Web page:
Source: Couples Counselling Centre
Not all relationships are cut out for a happy ever after moment. During the course of our dating lives, we can come across people who are simply not compatible with us. Most of us will end these relationships to go searching for the next, but some of us spend a lot of time and energy trying to fix something that is well and truly broken. Welcome to co-dependency!
Co-dependency is characterised as a dysfunctional relationship, whereby a person relies on the other to meet their emotional needs. It is a term that was originally referred to when working with addiction clients. However, more often these days we use this term in the general population to describe a relationship whereby one person spends their time committed to working on the relationship, whilst the other does not. Neither party is willing to walk away, however, continuing the relationship means that the two parties are reinforcing inappropriate, addictive or underachieving behaviour.
Just a side note: For the purpose of keeping this blog efficient, I’ll refer to individuals who carry out this behaviour as co-dependents.
According to ‘psychcentral’, signs of co-dependency include:
- Low self-esteem
- Poor boundaries
- Dysfunctional communication
- Problems with intimacy
- Painful emotions
Co-dependents put the needs of others before their own. Literature has shown that co-dependency can stem back to a person’s childhood. Episodic encounters such as a family member that is physically or mentally unwell, can result in the family focusing on the sick member’s needs, resulting in others needs not being met. Later in life, the co-dependent starts looking for approval in relationships and the desire to be needed, which can often mean they interact with others who take advantage of this and make the co-dependent feel wanted by catering to their needs. Co-dependents can often get into relationships with narcissists.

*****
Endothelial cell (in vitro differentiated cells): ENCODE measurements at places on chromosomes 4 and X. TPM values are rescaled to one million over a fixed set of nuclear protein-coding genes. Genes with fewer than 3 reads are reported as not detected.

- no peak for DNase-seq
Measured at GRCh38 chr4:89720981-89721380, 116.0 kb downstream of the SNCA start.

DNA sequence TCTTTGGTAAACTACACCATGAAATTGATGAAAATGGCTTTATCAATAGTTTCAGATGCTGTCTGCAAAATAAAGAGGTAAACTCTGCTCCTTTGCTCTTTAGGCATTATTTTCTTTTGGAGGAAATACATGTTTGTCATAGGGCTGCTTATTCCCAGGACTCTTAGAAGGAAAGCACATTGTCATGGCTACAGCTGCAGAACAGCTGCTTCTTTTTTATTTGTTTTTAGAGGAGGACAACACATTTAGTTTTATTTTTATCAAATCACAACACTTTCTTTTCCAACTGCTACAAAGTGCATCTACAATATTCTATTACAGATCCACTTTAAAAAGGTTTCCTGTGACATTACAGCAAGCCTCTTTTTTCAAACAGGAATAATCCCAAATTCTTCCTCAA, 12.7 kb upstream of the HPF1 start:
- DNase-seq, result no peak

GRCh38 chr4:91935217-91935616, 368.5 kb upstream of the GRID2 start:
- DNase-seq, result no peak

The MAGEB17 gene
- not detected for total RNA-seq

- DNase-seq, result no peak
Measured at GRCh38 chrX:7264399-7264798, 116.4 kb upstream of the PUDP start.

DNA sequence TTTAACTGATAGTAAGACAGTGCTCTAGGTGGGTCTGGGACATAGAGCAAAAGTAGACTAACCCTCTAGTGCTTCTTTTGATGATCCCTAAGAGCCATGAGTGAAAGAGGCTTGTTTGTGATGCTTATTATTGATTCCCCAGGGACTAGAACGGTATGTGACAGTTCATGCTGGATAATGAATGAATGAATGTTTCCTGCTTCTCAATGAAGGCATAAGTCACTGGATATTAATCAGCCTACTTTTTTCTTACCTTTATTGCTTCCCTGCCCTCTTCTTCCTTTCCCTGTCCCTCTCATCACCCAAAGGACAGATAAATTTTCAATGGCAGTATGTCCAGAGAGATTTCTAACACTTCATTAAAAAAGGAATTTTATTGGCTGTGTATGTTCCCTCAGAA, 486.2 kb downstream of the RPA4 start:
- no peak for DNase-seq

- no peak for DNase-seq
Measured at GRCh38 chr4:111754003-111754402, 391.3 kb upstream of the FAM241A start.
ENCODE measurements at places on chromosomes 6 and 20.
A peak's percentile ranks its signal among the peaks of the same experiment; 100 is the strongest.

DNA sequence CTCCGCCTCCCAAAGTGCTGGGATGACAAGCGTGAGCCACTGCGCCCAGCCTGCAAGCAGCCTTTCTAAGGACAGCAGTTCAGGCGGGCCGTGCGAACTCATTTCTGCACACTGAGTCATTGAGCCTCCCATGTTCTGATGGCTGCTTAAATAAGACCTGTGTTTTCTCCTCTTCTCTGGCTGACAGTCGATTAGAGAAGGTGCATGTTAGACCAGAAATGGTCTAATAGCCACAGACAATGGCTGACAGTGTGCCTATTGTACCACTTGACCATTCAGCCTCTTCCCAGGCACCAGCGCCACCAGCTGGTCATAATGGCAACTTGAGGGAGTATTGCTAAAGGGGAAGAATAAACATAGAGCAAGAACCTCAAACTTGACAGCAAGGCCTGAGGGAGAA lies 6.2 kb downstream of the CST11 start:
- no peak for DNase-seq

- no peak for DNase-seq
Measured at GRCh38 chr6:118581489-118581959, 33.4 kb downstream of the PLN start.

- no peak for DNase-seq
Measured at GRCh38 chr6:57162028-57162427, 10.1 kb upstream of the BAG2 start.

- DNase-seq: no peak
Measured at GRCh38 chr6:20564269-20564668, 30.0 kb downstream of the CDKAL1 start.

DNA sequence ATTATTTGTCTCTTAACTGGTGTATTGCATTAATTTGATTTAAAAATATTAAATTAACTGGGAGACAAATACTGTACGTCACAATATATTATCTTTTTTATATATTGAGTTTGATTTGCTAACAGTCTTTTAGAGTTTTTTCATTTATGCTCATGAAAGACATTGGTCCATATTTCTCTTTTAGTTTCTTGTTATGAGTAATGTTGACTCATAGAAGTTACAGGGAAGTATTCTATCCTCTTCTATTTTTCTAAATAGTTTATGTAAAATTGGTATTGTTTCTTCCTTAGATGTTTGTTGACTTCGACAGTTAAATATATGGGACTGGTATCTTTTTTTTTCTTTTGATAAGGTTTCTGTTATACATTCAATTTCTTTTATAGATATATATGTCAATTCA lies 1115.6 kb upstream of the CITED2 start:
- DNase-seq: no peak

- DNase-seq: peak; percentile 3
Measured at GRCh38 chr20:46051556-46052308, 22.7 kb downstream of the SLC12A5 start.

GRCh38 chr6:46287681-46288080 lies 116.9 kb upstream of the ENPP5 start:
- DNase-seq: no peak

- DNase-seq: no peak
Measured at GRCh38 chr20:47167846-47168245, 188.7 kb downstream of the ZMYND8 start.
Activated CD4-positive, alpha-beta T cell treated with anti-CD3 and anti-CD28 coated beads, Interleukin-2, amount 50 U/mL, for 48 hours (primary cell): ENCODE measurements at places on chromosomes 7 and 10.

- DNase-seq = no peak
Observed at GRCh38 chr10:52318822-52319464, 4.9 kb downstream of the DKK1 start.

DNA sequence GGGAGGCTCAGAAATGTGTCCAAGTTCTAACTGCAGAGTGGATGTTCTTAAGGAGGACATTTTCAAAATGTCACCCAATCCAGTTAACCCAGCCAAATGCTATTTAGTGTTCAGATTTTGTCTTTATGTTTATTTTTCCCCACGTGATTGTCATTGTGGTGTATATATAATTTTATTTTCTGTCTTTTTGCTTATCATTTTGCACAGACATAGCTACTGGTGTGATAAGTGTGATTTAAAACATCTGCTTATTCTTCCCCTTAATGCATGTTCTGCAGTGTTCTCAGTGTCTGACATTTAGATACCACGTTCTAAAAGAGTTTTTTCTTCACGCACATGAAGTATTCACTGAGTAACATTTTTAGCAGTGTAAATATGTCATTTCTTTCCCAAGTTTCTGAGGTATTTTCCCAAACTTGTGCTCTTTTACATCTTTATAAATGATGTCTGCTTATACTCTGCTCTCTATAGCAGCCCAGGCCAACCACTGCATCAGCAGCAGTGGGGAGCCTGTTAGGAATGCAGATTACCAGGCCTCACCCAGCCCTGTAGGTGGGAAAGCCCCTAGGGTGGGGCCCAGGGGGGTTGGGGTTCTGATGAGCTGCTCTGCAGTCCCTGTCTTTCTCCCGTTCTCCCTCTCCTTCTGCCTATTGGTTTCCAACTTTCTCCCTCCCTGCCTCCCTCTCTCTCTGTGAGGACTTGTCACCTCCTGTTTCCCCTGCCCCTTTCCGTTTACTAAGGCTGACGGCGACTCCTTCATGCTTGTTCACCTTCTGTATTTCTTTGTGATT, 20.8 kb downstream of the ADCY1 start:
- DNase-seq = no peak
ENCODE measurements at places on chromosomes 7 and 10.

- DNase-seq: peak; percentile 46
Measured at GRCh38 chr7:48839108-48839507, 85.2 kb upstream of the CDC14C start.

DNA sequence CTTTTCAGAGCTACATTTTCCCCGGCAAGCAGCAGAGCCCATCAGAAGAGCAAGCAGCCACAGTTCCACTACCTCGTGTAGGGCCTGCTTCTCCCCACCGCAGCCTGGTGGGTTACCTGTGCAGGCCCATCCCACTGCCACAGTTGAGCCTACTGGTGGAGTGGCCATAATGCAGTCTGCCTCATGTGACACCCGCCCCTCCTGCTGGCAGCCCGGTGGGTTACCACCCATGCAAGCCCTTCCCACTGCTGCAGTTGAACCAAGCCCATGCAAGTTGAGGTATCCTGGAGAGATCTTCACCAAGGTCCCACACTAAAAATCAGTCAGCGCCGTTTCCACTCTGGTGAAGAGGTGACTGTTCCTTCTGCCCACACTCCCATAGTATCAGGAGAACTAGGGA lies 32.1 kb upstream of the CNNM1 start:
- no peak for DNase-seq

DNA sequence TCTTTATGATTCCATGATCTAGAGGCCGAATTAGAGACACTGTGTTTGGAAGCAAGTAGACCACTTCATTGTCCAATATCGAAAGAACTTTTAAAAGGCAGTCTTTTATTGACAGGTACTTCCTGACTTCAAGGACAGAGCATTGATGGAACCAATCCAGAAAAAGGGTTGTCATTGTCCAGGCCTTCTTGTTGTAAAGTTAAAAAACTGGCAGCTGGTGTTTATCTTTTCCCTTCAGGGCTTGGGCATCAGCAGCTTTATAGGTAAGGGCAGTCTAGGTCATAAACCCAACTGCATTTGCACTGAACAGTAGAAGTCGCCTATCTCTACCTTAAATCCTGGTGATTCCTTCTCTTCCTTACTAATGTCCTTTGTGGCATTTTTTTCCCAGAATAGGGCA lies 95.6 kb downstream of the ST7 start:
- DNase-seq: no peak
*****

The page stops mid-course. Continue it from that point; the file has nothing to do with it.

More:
There are a few types of co-dependent relationship patterns. According to ‘huffington post’, they include:
- People pleasing: A person who goes above and beyond to make others happy. Often avoid confrontation in fear of rejection by others.
- Defining your self-worth by others: A person who worries about other’s opinions.
- Ignoring the red flags: A person who turns a blind eye on dishonesty and misbehaviour.
- The giver: A person who gives too much and doesn’t have their needs met in return.
- Poor boundaries: A person who has trouble saying NO or vocalising their needs and emotions.
- Those who stay: A person who knows that their partner won’t meet their emotional needs, but are fearful of being alone.
The issue with maintaining a co-dependent relationship is that neither party in the relationship has the opportunity to grow from conflict, boundary setting and whose needs are to be prioritised during stressful times. Many couples stay in their relationship out of fear of loneliness, fear of rejection, self-sabotage and the financial and social gains that the couple has together rather than individually.
If you query whether you’re in a co-dependent relationship, according to ‘recovery connection’, it’s worth asking yourself the following questions:
- Do you avoid confrontation?
- Do you neglect your needs to attend to another’s first?
- Do you accept verbal or physical abuse by others?
- Do take responsibility for the actions of others?
- Do you feel shame when others make mistakes?
- Do you do more than your share at work, at home or in organizations?
- Do you ask for help?
- Do you need others’ validation to feel good about yourself?
- Do you think everyone’s feelings are more important than your own?
- Do you suffer from low self-esteem?
As therapists, we see clients at BodyMatters who are in co-dependent relationships, whether their eating disorder is a contributing factor or an outcome of their co-dependent relationships. If you want to understand or discuss this further, contact us to organise an appointment.